Your child’s brain begins developing within a couple weeks of conception the brain will grow to about 80 percent of the adult size by the age of 3 and 90 percent by age 5. While your newborn child is born with most of the brain cells he/she will need to function, it is the experiences that your baby has or does not have that help to finish the brain’s development.

Your child’s experiences, nutrition, and stimulation will have an impact on how the brain cells are connected and even which brain cells your child will keep.

The brain of a newborn has almost as many brain cells as an adult brain, but the brain does not function to its fullest capacity until the cells are connected. A newborn has only a small number of connections.

The further development of the brain occurs both as a result of interactions between genetic factors and the way the baby is taken care of.

While your child is born ready for feelings and ready to learn, early environments matter and healthy relationships are essential. For more information please visit:


By giving your children chores to do, you not only teach them to be productive members of the family but also teach them responsibility. Involve your child in choosing a chore to do. This encourages your child and gives the feeling of self-importance.

  • Start teaching your child responsibility at a young age.
  • Teach your child to pick up after each activity.
  • Let your child help place a “job chart” on the refrigerator in a spot where he/she would like it to go.
  • Always praise your child for a job well done.
  • If your child does something on his own (without you asking him to do it), make sure you tell your child that you like when he/she does this. This will encourage more such behavior.
  • Divide large tasks into smaller ones. A child is more likely to finish a project or task by breaking it up into smaller tasks.
  • Give children specific time limits.
  • Let your child help schedule daily chores and a homework routine.

Home visiting strategies are used for offering help to families in their homes. Family education and other efforts such as early educationally focused child care suggest the greatest gains can be made. Objectives of these programs include helping parents learn positive child-rearing techniques and effective coping skills, reducing stress and increasing home safety. This model of early intervention focuses on several areas:

  • To assist parents at socioeconomic disadvantage to stimulate children.
  • Low birth-weight infants.
  • Maternal and child health, focusing on both medical and cognitive, needs for child and family outcomes.
  • Treatment of choice for child abuse and neglect for both prevention and intervention.
  • The prevention of out-of-home placement for children and youth.
  • Focus on parental involvement in the relationship with child care and school settings.

Parental involvement is an indispensable part of any school readiness strategy. Eight principles in developing parent skill and parent education strategies are:

  • Families must be partners.
  • Programs and services share leadership with families.
  • Families need comprehensive and responsive services.
  • Culture and home language is acknowledged and respected.
  • Communication is necessary; talking and listening.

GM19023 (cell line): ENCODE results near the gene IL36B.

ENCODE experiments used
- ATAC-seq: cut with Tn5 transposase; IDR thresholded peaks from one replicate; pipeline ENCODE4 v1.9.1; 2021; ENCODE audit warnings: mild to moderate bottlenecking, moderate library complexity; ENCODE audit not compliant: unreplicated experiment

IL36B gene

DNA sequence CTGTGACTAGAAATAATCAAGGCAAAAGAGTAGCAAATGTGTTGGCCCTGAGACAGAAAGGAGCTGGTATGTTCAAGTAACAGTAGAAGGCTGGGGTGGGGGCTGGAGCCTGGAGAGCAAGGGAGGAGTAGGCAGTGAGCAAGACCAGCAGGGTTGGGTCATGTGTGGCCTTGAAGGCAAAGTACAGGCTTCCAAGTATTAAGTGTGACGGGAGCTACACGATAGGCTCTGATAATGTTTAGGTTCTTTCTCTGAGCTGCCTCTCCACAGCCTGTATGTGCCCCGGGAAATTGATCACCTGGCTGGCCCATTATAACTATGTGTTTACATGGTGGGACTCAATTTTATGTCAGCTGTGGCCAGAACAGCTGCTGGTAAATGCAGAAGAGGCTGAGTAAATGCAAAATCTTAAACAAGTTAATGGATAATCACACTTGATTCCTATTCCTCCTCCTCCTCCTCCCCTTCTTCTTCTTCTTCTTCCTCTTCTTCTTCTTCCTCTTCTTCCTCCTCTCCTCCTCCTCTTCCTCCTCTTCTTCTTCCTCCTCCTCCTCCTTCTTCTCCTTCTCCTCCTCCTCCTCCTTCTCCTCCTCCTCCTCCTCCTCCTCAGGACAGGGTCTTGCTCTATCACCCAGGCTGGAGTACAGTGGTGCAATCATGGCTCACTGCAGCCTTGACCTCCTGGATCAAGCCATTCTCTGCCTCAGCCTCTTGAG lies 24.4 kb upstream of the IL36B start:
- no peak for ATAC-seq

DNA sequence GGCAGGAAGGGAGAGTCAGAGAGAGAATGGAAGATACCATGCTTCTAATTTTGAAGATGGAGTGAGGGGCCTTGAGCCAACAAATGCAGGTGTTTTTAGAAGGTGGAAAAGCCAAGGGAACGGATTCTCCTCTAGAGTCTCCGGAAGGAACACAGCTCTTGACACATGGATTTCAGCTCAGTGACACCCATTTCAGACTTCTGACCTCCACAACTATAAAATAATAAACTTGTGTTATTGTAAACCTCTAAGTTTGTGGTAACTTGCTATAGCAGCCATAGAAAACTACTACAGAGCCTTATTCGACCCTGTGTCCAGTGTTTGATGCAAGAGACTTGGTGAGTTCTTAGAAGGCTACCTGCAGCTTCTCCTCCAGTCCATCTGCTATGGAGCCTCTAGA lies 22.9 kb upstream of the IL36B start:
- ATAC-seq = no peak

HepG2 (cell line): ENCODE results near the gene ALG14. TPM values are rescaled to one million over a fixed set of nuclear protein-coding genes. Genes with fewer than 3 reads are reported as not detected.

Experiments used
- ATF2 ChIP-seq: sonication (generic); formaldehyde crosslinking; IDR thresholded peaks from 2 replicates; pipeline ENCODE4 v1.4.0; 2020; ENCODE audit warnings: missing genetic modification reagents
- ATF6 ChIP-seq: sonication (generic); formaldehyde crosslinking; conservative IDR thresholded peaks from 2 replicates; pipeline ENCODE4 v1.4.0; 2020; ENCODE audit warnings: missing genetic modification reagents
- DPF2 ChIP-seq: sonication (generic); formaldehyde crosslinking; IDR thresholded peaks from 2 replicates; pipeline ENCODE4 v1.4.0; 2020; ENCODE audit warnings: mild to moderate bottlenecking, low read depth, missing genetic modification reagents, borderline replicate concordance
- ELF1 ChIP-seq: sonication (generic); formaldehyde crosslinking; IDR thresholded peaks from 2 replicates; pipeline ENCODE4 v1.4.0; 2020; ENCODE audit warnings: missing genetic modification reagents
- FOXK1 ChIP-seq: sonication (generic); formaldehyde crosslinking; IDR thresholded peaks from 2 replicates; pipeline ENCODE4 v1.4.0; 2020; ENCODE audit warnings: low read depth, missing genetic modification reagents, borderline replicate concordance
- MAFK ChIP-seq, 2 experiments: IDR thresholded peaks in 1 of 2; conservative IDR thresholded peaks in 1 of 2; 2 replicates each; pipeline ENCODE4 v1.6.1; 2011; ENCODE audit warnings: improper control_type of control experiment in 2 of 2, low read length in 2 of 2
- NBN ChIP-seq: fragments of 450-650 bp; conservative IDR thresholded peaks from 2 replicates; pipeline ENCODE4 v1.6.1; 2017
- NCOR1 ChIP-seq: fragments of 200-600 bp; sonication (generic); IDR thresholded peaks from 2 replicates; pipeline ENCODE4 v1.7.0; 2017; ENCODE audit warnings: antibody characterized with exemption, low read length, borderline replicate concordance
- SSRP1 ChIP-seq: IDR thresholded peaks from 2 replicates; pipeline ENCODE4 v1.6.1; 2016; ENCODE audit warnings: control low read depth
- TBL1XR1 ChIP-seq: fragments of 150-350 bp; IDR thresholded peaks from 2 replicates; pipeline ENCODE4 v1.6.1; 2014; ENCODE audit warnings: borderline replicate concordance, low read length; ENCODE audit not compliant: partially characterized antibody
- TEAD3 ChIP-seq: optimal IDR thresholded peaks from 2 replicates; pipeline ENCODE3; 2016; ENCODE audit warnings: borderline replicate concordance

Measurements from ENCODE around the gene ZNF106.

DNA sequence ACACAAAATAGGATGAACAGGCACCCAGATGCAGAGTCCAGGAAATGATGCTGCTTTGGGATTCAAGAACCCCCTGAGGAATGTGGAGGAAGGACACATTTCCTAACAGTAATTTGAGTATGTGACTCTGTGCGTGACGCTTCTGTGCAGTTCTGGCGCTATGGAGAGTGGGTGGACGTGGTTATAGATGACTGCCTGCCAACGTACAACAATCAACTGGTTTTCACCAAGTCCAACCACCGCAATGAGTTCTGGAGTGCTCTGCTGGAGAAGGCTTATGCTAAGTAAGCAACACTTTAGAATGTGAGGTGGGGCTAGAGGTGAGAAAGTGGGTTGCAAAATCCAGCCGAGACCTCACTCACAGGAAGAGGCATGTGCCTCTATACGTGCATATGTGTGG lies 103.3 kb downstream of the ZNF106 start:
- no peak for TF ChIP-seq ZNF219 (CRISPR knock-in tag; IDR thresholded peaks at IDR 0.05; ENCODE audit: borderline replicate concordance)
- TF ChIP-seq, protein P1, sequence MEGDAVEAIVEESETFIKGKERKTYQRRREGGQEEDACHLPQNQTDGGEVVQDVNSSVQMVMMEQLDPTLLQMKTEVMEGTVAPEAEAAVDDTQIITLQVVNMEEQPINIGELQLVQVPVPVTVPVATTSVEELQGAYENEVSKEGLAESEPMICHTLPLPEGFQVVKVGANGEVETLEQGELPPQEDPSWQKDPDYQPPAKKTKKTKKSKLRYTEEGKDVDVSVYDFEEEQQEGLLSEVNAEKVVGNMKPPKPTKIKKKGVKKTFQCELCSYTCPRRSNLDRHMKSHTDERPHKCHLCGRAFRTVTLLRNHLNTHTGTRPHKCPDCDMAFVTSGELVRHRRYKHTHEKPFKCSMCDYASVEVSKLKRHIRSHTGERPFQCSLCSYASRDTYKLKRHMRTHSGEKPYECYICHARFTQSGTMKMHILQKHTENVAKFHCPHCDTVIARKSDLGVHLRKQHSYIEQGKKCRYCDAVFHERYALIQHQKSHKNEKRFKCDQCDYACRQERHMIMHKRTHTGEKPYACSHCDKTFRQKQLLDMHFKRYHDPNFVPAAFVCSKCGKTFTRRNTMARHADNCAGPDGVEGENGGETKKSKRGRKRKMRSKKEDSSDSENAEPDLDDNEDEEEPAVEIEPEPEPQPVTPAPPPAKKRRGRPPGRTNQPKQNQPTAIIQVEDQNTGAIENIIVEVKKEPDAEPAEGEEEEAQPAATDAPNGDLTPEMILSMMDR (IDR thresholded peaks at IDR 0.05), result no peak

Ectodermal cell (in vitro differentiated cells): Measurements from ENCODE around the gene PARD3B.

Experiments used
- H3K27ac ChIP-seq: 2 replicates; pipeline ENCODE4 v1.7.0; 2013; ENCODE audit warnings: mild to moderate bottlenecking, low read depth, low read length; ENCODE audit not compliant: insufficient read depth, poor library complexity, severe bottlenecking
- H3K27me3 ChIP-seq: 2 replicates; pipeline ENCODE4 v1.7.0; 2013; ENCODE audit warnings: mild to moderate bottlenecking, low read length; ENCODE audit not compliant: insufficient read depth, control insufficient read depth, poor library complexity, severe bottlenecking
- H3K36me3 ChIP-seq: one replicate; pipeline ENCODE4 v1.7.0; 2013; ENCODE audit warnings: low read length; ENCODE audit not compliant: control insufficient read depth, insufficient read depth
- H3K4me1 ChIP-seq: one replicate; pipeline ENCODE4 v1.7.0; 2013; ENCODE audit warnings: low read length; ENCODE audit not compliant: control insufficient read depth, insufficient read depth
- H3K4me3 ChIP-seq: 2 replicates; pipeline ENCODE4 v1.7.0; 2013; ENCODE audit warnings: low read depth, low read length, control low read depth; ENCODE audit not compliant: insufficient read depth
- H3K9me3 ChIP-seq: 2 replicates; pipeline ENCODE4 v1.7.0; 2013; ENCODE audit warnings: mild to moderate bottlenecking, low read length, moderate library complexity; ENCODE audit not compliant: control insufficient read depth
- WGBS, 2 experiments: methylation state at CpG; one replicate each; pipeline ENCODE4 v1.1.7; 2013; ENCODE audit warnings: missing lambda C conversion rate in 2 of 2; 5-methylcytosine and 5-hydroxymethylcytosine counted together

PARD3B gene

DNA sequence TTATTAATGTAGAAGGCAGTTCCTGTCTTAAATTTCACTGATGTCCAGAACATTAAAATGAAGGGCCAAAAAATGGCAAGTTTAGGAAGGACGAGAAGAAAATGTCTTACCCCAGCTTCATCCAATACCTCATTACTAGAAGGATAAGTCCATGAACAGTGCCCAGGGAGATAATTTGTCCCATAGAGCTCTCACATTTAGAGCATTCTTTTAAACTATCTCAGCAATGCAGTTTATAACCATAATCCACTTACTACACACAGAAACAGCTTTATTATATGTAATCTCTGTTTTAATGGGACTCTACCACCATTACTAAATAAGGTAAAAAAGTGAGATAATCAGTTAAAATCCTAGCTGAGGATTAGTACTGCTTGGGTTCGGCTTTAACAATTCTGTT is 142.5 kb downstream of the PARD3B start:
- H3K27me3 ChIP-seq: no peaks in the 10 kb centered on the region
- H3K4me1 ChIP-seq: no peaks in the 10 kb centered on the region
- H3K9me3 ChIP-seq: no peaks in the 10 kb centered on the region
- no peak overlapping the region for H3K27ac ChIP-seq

• Knowledge and skill development is provided to parents.
  • Appropriate care and education of children is taught.
  • Evaluation of partnership success.

Successful interventions for parent skills and parent education using home visiting have these characteristics:

  • Are intensive, comprehensive and flexible.
  • Requires each part of the intervention to be built on or relate to the others.
  • Focus on the parent-child interaction and on the relationship between the parents.
  • Address the child’s physical and mental health and development (activities appropriate for the child’s age).
  • Teach appropriate discipline techniques, and appropriate behaviors modeled by home visitors.
  • Help parents build support networks.
  • Can be health focused, paraprofessional focus, or via special teams such as Every Child Succeeds (Cincinnati).

Family Involvement

Family involvement is perhaps the single most important social-environmental influence on children’s problematic behaviors. Family behavior is the most predictive of aggressive behaviors and attitudes by children. Much research identifies parental disciplinary practices as key components in the socialization process of problem behaviors and a significant risk factor for negative problem solving and behaviors.

Hispanic families have been described as more cohesive and authoritarian in parenting behaviors (Vega, 1990), and African-American families have been described as consisting of larger kin networks of support and influence (McAdoo, 993). These findings are helpful for planning interventions.

Prosocial community or neighborhood attachment is also important to good child and family outcomes.

Review of home visiting programs: A service strategy for parents and/or expectant parents in the home


  • Health.
  • Improve outcomes of pregnancy.
  • Promote children’s health and development.
  • Strengthen families’ economic self- efficiency.
  • Prevention.


  • Professional staff — Public Health.
  • Home visitation by nurses from prenatal to 2 years after birth of first child.
  • Targets low-income unmarried women.
  • Promotes improvements in women’s health and development of children.
  • Helps women build supportive relationships with family members and friends.
  • Links women and family members with other needed health and human services.